1:1: A Classroom Perspective

Panelists : Theresa Jay, Susan Bisson, Kathy Cioffi

Susan Bisson

By going 1:1, we have been able to physically change a classroom. For example, we used to have one classroom that was dedicated as a language lab. We now have a virtual language lab on every student’s laptop. Our teachers use Web-based programs like Edmodo, WikiSpaces, and Ted Ed, which all have different ways of getting information from the kids. Our curriculum includes ebooks, Microsoft Interactive Classroom, video production, audio comments, Wikis, Edmodo, flipped classroom, class Web pages, class Dropboxes, email, online gradebooks, educreations, Stella, Sibelius, Tell Me More, StrataLogica, and Adobe Creative Suite—just to name a few. We also have assessments that include media, so instead of just traditional tests and papers, teachers are assigning videos. Students are creating programs and doing games to show that they understand the content. They also are making their own Wikis and their own Web quests. We’re asked a lot: are the devices a distraction? In some ways, the answer is yes. But we see that students are more engaged in class because they can easily answer questions. They love the fact that they can look up something in the immediacy of when they need the information.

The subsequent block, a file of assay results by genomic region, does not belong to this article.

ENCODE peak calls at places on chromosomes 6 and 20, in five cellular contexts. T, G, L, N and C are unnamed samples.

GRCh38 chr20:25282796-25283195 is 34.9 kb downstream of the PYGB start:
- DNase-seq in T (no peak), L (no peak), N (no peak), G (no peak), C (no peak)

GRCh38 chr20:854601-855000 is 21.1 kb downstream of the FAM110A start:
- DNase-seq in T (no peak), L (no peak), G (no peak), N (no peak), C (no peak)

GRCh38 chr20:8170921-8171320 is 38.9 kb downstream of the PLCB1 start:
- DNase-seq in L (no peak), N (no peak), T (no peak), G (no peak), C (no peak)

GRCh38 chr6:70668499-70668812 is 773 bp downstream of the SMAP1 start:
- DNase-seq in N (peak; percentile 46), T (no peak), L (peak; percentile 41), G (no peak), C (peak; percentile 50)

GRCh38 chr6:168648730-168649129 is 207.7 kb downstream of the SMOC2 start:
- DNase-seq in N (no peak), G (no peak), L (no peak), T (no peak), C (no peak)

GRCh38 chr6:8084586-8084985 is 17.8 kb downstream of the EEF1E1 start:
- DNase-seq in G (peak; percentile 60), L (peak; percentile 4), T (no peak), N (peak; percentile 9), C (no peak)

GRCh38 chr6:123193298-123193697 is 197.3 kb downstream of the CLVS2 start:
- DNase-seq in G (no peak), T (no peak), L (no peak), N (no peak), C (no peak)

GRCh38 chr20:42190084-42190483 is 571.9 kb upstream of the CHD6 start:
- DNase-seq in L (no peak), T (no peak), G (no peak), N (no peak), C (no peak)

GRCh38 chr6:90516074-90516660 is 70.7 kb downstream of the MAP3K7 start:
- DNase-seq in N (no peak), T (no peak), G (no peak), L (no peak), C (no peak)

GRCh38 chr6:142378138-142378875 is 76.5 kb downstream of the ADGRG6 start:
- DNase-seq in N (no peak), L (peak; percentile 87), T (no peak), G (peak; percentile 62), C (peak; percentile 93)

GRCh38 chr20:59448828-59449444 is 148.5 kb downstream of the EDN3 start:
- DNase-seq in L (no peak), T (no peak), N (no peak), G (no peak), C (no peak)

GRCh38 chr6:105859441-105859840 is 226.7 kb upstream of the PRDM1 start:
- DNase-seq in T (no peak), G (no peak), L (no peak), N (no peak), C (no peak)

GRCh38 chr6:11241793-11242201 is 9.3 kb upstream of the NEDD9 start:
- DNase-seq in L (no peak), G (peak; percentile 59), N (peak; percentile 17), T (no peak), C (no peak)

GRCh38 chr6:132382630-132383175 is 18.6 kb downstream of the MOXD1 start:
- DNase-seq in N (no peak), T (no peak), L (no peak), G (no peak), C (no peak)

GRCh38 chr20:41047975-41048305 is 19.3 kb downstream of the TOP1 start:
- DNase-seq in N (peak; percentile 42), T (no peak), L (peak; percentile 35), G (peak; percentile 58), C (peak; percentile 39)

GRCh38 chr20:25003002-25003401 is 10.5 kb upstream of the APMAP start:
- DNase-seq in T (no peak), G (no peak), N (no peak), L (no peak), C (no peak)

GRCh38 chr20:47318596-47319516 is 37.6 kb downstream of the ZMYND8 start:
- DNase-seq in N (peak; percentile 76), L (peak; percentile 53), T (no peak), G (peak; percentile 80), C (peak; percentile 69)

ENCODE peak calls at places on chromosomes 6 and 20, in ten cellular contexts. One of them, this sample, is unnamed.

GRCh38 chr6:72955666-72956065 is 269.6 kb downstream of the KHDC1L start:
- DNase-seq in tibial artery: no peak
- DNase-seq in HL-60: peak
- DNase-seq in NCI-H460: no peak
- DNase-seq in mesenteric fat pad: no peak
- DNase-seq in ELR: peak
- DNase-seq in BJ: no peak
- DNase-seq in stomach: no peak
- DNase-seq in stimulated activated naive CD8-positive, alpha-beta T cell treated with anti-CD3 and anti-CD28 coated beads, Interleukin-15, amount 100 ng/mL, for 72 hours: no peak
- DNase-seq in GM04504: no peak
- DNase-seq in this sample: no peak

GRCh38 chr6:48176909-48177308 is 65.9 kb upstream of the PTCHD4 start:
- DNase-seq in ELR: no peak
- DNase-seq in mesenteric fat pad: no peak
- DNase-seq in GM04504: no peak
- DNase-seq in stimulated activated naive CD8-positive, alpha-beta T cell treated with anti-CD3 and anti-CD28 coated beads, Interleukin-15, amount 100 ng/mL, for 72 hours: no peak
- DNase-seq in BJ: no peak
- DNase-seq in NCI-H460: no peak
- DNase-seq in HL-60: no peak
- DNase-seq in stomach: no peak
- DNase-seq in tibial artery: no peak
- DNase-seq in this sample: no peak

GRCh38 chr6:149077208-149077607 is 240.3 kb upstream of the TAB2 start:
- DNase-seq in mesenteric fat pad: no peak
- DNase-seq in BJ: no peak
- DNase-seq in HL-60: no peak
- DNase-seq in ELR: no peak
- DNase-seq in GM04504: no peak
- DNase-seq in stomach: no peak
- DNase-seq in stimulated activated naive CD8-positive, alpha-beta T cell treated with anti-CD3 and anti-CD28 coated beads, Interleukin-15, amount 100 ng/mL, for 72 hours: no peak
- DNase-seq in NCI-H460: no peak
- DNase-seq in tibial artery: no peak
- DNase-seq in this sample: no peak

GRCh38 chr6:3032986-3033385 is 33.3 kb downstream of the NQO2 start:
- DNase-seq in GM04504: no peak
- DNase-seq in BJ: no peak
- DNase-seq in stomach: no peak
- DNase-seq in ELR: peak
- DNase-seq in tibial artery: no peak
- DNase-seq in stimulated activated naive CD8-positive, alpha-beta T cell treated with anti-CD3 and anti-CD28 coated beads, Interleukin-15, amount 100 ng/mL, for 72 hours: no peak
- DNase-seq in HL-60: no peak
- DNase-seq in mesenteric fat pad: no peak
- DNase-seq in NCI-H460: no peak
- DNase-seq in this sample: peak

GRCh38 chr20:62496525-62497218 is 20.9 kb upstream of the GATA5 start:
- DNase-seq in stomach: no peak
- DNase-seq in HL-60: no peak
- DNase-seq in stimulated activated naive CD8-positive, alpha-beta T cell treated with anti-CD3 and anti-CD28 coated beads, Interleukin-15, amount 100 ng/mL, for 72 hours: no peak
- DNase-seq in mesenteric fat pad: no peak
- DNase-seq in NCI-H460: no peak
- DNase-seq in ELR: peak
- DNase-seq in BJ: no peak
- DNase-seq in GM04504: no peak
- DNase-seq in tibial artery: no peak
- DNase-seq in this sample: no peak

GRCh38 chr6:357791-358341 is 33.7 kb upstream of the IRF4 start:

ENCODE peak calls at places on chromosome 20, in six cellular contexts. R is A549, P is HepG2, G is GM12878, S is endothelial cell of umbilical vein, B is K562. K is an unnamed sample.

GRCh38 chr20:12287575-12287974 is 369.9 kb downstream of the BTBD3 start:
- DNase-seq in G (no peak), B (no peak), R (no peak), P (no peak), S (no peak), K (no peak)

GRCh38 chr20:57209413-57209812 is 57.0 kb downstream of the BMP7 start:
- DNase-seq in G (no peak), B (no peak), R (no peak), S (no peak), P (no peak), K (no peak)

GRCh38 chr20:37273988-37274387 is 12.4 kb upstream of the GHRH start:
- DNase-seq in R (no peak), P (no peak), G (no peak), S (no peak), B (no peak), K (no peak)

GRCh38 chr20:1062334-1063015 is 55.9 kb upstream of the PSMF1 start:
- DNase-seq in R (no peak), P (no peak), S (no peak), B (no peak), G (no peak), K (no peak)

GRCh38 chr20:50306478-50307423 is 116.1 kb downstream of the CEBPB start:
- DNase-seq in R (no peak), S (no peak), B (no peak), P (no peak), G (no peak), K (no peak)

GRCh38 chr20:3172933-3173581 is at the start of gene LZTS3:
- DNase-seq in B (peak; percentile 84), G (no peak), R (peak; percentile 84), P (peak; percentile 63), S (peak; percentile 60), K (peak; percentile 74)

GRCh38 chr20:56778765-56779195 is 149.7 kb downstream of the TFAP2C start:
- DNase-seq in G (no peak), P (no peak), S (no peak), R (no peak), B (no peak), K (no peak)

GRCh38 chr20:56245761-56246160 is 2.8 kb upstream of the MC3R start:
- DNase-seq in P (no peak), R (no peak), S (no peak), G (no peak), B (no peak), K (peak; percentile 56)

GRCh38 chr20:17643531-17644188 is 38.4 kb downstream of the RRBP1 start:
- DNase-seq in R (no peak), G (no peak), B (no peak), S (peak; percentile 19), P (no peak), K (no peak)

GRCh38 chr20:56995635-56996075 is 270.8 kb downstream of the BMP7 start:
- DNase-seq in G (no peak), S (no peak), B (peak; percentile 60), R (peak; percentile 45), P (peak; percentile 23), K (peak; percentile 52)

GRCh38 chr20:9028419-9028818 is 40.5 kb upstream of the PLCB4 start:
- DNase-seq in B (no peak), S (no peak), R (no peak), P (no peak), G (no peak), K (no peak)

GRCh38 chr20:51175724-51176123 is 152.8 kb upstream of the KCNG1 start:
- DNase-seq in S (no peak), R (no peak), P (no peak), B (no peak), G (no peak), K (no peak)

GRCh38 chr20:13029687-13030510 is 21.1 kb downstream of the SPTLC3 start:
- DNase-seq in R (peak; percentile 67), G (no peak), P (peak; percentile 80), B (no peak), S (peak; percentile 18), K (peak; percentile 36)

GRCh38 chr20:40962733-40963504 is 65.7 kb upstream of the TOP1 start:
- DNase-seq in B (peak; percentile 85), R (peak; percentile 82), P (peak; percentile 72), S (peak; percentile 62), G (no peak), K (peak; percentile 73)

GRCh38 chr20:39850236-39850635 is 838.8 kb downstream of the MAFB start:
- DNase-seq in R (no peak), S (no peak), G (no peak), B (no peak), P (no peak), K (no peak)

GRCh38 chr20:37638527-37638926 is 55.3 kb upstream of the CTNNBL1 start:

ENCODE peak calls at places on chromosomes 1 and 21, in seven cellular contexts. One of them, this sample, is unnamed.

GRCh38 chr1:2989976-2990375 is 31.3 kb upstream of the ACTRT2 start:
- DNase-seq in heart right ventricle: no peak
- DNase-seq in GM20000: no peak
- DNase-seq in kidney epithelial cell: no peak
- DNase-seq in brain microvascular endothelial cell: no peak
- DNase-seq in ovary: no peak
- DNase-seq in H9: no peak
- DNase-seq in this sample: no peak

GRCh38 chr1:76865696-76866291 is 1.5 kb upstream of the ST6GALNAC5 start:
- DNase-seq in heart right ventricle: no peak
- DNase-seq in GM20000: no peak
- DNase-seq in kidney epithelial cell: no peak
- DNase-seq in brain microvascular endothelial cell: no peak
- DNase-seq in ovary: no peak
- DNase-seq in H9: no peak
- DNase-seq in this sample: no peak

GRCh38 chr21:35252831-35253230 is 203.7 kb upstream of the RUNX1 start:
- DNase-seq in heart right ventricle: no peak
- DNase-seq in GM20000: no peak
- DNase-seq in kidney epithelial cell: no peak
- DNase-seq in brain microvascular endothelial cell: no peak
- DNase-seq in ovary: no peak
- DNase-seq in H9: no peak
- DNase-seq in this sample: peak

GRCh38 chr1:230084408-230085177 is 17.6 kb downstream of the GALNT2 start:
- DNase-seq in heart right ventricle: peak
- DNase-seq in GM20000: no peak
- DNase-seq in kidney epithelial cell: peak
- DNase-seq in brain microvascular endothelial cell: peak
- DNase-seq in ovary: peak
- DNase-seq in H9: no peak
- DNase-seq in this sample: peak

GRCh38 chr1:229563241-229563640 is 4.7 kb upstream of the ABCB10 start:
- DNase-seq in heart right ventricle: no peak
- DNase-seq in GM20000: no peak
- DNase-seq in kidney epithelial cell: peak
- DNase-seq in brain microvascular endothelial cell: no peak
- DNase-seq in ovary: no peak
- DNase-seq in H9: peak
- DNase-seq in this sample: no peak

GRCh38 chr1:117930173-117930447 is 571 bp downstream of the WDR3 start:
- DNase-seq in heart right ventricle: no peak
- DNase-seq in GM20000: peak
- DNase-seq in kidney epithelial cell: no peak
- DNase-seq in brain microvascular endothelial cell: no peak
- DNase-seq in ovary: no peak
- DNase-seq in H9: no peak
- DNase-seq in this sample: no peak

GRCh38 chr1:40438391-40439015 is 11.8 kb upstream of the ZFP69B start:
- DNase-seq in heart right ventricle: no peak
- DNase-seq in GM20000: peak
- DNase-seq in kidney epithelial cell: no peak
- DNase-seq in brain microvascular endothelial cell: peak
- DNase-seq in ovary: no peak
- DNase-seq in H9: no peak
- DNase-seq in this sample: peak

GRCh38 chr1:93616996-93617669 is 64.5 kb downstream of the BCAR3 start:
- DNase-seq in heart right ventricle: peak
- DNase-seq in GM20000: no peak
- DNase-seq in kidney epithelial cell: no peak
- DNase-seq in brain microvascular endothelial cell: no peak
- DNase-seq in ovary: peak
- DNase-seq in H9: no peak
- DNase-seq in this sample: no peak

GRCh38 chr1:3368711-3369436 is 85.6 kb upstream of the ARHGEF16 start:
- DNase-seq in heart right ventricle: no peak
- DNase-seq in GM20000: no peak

Re-Envisioning Learning Spaces

Panelists : David Jakes (moderator); Ryan Bretag, Cynthia Jaskowiak and Mark Onuscheck

David Jakes